Matplotlib is an extremely popular library for data visualization but has some serious flaws when used within data apps. It is not interactive by default, it is not particularly pretty, and it also can slow down very large apps. Later in this book, we’ll switch over to more performant and interactive libraries.
Now, on to accepting user input!
Using user input in Streamlit apps
As of now, our app is just a fancy way to show our visualizations. But most web apps take some user input or are dynamic, not static visualizations. Luckily for us, Streamlit has many functions for accepting inputs from users, all differentiated by the object that we want to input. There are freeform text inputs with
st.text_input(); radio buttons,
st.radio(); numeric inputs with
st.number_input(); and a dozen more that are extremely helpful for making Streamlit apps. We will explore most of them in detail throughout this book, but we’ll start with numeric input.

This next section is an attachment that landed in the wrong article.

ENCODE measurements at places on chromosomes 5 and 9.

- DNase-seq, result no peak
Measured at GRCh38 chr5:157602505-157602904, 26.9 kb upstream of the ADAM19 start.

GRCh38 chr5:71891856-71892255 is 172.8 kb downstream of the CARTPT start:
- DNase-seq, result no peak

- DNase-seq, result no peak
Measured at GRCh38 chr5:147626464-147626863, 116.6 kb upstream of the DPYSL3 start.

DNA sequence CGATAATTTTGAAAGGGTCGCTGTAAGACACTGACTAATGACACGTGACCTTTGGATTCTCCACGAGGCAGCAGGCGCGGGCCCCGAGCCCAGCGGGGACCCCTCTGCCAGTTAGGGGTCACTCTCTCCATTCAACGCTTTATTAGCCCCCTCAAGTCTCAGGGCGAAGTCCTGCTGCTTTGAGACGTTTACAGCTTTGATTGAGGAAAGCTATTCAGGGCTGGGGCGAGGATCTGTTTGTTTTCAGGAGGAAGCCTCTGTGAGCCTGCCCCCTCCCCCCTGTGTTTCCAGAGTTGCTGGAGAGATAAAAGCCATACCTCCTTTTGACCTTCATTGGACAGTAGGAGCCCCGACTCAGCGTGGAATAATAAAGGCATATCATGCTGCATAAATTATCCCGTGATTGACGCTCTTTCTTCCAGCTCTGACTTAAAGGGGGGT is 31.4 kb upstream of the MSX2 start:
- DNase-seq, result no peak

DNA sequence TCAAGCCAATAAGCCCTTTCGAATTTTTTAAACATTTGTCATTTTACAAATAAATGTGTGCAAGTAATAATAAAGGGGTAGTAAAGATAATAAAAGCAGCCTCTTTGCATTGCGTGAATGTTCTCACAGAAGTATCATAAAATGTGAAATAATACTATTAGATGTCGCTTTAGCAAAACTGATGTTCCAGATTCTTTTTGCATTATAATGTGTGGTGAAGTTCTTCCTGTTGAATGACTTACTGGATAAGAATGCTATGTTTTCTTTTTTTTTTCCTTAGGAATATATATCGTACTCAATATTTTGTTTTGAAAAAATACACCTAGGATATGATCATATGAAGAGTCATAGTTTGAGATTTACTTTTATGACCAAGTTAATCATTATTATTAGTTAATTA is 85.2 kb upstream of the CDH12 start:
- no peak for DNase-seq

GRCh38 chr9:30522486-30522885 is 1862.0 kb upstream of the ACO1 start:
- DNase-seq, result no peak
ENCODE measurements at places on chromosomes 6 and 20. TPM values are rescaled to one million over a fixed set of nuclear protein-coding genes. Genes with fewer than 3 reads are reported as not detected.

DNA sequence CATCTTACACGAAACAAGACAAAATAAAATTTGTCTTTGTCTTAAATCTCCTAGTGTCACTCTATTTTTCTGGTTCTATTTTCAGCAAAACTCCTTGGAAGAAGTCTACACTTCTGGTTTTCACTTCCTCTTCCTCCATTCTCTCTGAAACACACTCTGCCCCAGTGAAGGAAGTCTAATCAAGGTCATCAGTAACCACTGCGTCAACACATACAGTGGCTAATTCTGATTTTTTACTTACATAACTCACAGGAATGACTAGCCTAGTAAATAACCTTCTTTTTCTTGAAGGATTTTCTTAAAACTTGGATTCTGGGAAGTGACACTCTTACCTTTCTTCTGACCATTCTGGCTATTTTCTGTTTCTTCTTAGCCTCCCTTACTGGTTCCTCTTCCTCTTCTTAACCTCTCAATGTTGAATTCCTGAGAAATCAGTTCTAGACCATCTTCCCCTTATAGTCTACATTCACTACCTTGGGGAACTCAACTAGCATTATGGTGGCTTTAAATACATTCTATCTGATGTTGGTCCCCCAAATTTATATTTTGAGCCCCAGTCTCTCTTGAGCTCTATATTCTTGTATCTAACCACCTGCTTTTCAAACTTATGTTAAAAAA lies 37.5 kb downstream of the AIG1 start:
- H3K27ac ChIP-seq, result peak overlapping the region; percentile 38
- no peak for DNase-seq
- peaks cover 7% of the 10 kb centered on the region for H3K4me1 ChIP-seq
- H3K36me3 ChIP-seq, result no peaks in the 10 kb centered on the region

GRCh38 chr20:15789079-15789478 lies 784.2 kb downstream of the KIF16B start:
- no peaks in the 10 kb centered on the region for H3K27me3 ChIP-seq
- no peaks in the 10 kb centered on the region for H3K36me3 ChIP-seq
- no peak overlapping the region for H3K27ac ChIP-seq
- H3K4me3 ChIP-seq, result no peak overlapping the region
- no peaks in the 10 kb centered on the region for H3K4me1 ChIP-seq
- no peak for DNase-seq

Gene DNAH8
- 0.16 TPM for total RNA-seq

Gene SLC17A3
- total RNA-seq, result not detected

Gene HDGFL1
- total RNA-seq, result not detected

From the previous example, we assumed that the coins we were flipping were fair coins and had a 50/50 chance of being heads or tails. Let’s let the user decide what the percentage chance of heads is, assign that to a variable, and use that as an input in our binomial distribution. The number input function takes a label, a minimum and maximum value, and a default value, which I have filled in the following code:
import streamlit as st import numpy as np import matplotlib.pyplot as plt perc_heads = st.number_input(label = 'Chance of Coins Landing on Heads', min_value = 0.0, max_value = 1.0, value = .5) binom_dist = np.random.binomial(1, perc_heads, 1000) list_of_means =  for i in range(0, 1000): list_of_means.append(np.random.choice(binom_dist, 100, replace=True).mean()) fig, ax = plt.subplots() ax = plt.hist(list_of_means, range=[0,1]) st.pyplot(fig)